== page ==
Tags: Constitutional Law
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The case of "Williamson, Attorney General of Oklahoma, et al. v. Lee Optical of Oklahoma, Inc. et al." involved a challenge to an Oklahoma law that prohibited opticians from fitting or duplicating lenses without a prescription from an ophthalmologist or optometrist. The District Court found that this requirement violated the Due Process Clause by arbitrarily interfering with the optician's right to do business and was not reasonably related to the health and welfare of the people. The court held that the legislature was dealing with a matter of public interest, but the means chosen were not reasonably necessary to achieve the end sought. The due process question was answered by Roschen v. Ward, which upheld a New York statute requiring a licensed physician or optometrist to be present in any store selling eyeglasses at retail. The Court found that the presence and superintendence of a specialist helped to diminish an evil, and therefore the requirement was reasonable and did not violate due process. It should be noted that the lower court found certain provisions of the law unconstitutional.
The Oklahoma law requiring a written prescription for eyeglass frames and lenses is constitutional, as it is up to the legislature to determine the balance of advantages and disadvantages. The Due Process Clause cannot be used to strike down state laws regulating business and industrial conditions. The District Court erred in finding that the law violated the Equal Protection Clause, as legislative classification is complex and may address different aspects of a problem at different times. As long as there is no invidious discrimination, the Equal Protection Clause is not violated.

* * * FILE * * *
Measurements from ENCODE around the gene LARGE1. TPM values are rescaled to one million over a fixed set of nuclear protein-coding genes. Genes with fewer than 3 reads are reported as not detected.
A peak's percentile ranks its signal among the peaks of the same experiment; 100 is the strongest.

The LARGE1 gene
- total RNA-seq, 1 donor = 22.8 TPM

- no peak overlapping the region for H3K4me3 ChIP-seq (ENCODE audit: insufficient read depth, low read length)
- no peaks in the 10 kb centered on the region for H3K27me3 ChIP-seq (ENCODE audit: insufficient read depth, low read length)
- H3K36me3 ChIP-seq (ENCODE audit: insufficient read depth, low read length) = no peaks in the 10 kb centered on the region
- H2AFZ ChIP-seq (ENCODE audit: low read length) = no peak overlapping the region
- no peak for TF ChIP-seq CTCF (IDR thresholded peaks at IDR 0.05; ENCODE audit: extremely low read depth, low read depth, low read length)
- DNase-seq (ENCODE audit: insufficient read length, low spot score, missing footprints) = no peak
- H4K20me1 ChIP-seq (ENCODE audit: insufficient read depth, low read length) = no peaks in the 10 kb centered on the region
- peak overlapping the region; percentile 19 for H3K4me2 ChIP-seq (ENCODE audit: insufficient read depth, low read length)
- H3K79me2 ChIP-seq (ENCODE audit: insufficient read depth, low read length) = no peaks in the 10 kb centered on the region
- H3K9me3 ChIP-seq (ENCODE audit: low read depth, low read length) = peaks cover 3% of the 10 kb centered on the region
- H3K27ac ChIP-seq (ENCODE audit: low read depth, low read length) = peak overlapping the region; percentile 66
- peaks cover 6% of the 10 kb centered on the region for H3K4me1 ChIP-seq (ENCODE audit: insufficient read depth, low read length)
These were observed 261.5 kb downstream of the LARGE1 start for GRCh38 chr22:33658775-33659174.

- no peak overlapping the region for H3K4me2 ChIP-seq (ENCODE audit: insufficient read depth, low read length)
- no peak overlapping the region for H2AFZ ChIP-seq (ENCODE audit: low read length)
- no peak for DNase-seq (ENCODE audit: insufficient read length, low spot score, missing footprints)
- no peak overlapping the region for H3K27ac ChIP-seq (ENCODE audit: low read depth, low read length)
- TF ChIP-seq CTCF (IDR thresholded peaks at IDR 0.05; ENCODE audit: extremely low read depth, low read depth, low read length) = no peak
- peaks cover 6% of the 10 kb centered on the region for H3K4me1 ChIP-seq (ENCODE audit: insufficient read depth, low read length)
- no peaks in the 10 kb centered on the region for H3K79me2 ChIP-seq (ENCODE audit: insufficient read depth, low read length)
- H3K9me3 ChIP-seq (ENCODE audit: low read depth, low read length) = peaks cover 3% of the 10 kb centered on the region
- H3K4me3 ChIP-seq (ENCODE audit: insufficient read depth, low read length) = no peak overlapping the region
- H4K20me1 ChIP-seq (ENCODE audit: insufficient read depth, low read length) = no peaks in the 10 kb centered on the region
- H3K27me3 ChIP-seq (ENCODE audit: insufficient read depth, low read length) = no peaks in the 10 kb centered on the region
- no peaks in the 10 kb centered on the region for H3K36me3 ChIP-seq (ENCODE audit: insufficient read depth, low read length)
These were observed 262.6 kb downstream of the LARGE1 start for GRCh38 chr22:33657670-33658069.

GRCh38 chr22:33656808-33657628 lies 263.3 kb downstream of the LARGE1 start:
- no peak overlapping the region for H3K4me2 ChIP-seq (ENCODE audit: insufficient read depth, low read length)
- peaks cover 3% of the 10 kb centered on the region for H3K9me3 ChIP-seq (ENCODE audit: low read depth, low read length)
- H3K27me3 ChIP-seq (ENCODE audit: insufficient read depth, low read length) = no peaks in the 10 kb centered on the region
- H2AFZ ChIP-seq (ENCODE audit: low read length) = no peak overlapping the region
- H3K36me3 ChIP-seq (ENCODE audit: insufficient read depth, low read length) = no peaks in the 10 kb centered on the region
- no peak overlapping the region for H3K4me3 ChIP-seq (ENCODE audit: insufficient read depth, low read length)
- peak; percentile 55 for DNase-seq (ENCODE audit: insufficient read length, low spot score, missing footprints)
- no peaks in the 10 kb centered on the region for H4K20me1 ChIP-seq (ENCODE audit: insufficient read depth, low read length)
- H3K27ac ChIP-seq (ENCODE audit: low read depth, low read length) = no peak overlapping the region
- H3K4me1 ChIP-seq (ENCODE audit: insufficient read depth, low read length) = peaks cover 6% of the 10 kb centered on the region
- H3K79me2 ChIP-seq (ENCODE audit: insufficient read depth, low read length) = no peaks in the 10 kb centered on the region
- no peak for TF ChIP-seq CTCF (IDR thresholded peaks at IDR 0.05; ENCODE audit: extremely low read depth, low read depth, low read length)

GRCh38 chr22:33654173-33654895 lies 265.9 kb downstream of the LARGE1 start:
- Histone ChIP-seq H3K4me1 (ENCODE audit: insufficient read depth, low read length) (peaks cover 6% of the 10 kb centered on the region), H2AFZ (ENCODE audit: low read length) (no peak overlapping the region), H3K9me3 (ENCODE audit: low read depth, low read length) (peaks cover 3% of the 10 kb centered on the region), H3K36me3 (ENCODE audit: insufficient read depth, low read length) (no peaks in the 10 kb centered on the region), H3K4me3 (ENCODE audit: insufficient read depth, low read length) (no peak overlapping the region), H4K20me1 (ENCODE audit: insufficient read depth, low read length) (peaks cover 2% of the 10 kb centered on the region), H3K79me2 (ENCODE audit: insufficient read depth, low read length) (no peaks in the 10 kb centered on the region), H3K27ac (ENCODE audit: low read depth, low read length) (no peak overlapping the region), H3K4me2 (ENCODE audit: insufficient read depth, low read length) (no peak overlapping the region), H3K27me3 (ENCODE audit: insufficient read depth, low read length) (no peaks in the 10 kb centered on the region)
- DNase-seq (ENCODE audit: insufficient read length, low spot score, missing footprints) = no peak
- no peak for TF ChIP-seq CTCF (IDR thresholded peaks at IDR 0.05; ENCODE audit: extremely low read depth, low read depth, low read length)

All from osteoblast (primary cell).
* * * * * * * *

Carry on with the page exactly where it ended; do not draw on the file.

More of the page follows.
The regulation prohibiting the solicitation of the sale of eyeglass frames is unconstitutional, as it is not related to public health. However, the legislature may regulate both frames and lenses to effectively regulate one. The provision prohibiting retail stores from allowing eye examination or visual care services to occupy space in their stores is unconstitutional. The regulation prohibiting optometrists from occupying space in retail stores is constitutional, as it aims to free the profession from commercialism. The portion prohibiting the use of advertising media to solicit the sale of eyeglasses, lenses, and prisms is constitutional. Other contentions raised by the appellants are without merit.
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